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paleoanthropology, genetics and evolution

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Is it meaningful if geneticists find that marriage can be influenced by genes?

The power of gene-trait association studies has increased markedly over the last few years. Samples of hundreds of thousands of individuals with genotype and phenotype data are coming online.

This statistical power has opened the door to discovering genes that have very small but significant effects on traits. In the process, a good fraction of what was once called “missing heritability” has actually turned up. Rare genes of medium effect, and common genes of incredibly tiny effect both matter to some extent.

Geneticists have started to ask a simple question: If most genes that affect a trait have incredibly tiny effects, are we discovering anything biologically interesting?

For many years, human geneticists have argued for larger and larger studies of gene-trait associations based upon the idea that genes will highlight biological networks. Any one gene might have a small effect, but finding many genes will allow geneticists to understand the inner workings of biology.

For some traits, that has proven not to be the case. Hundreds of genes, each with very small effects, don’t fit into any coherent biological network. In some sense, these genetic associations reflect all the different aspects of physiology that can influence human growth, metabolism, and behavior.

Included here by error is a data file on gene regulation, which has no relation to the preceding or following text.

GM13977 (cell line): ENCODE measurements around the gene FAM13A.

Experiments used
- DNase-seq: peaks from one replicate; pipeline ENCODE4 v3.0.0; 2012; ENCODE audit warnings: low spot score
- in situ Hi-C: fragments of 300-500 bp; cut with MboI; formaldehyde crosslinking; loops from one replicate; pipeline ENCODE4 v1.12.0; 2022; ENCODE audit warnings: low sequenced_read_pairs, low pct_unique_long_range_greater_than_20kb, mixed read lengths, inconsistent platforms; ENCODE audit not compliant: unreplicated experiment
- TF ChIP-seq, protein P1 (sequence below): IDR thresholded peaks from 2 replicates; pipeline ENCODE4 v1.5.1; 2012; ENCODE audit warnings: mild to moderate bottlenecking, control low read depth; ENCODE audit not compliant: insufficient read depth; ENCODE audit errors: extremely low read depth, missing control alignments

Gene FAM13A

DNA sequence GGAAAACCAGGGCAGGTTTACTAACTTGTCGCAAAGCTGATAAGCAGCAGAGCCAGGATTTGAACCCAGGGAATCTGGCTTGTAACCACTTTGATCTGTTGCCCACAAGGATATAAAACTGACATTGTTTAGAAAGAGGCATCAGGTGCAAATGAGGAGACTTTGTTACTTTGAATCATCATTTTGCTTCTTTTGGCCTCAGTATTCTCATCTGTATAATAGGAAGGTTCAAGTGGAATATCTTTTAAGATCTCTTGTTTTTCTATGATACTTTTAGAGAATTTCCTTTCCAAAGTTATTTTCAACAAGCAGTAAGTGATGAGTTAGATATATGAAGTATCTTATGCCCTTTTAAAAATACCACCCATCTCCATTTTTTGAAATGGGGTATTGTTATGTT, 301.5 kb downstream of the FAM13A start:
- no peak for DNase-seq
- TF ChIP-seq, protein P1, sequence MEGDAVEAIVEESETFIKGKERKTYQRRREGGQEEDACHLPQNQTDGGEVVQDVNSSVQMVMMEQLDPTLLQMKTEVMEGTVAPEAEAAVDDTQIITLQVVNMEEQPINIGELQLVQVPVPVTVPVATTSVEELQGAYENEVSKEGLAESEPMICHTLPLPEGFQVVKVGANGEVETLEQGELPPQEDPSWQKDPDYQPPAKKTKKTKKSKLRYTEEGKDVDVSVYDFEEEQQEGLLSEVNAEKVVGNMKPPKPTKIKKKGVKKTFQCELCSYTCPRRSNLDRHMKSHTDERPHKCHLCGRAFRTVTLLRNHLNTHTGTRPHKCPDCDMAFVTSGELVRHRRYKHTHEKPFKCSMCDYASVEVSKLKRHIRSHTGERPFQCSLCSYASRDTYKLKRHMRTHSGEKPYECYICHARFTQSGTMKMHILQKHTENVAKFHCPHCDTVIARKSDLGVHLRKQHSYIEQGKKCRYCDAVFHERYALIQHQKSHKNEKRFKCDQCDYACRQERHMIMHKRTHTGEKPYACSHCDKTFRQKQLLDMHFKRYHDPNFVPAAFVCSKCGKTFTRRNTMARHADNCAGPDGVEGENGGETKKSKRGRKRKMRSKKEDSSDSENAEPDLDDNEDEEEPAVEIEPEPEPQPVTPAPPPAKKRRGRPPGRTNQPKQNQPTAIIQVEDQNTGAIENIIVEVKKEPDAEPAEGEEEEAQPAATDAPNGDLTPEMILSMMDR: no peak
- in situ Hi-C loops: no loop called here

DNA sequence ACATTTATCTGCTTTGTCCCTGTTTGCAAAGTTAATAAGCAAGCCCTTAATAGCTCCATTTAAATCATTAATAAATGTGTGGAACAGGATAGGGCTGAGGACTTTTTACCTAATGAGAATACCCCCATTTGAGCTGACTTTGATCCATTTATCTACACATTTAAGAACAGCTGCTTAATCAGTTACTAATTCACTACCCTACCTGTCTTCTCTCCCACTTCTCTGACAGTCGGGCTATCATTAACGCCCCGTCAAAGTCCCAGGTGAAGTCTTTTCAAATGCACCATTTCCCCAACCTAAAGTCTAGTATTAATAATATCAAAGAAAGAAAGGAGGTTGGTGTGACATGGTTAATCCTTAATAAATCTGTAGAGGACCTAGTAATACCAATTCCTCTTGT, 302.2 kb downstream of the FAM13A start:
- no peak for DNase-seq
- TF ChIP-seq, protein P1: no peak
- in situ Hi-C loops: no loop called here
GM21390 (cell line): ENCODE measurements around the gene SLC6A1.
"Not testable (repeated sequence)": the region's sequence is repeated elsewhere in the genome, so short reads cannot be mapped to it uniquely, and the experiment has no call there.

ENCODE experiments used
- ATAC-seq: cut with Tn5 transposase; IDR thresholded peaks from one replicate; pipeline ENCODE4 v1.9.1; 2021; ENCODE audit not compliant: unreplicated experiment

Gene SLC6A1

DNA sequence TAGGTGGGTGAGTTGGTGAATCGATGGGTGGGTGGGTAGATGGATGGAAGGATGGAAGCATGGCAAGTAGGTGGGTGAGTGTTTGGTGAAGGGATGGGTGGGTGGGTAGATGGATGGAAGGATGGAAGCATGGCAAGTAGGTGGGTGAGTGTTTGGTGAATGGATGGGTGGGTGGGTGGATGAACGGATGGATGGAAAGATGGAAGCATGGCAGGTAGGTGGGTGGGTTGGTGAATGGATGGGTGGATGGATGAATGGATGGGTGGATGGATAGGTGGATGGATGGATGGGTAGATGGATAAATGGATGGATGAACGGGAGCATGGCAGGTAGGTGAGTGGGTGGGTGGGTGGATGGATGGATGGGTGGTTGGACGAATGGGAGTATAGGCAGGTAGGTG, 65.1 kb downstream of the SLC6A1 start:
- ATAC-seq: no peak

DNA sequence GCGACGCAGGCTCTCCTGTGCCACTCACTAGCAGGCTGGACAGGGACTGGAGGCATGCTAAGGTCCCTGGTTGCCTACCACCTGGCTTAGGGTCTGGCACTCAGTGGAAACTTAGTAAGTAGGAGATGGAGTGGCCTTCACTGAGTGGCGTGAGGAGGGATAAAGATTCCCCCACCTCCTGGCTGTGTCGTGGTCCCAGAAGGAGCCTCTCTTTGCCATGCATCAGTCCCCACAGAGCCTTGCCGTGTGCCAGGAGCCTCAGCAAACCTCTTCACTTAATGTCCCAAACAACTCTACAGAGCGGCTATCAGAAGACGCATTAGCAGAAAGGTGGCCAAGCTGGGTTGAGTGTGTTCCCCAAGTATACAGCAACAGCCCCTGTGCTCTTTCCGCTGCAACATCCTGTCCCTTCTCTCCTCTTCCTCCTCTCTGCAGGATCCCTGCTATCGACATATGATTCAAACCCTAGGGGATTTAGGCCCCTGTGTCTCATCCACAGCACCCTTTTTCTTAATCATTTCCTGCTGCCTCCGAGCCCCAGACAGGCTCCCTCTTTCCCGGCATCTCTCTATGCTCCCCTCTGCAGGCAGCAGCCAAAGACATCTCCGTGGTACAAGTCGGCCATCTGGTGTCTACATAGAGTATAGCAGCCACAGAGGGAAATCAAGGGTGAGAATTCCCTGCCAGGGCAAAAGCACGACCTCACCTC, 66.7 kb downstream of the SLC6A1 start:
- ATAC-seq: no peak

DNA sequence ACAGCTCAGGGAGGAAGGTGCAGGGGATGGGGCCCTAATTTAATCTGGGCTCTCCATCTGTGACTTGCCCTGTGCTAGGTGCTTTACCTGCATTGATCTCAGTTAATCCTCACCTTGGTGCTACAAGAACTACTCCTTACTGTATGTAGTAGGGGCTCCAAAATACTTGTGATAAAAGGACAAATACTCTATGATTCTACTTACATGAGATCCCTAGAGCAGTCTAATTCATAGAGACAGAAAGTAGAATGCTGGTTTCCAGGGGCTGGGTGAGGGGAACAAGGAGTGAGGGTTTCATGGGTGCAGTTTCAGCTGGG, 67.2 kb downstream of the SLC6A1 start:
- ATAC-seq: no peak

Behavioral traits seem to fit into this model, which has been dubbed the omnigenic model, in a recent paper Evan Boyle, Yang Li, and Jonathan Pritchard. Today it’s commonplace to see studies finding genetic associations for traits that are most salient in social psychology, identifying a few genes of fairly small effect for traits like “educational attainment”, or “age at birth of first offspring”.

Eric Turkheimer writes in the Genetics and Human Agency Project blog: “Why marital status is heritable.

It is only in the weakest (softest!) possible sense that you can refer to these genes as “genes for” the phenotype, or as “causal variants” for a phenotype, because they don’t actually have anything to do with the phenotype, with divorce, per se. The are cellular level body size effects, or appearance effects, or impulsivity, or alcohol or ginger hair effects, and even listing them like that probably makes their effects much more discrete and concrete than they actually are. If I had to guess most of the genetic action is at the cellular level, so causally distant from how you feel after a fight with your spouse that there is no point in even talking about it.
Heritability in and of itself has no particular relevance to questions about whether things like intelligence or divorce are biological as opposed to social constructions. Social constructions are heritable.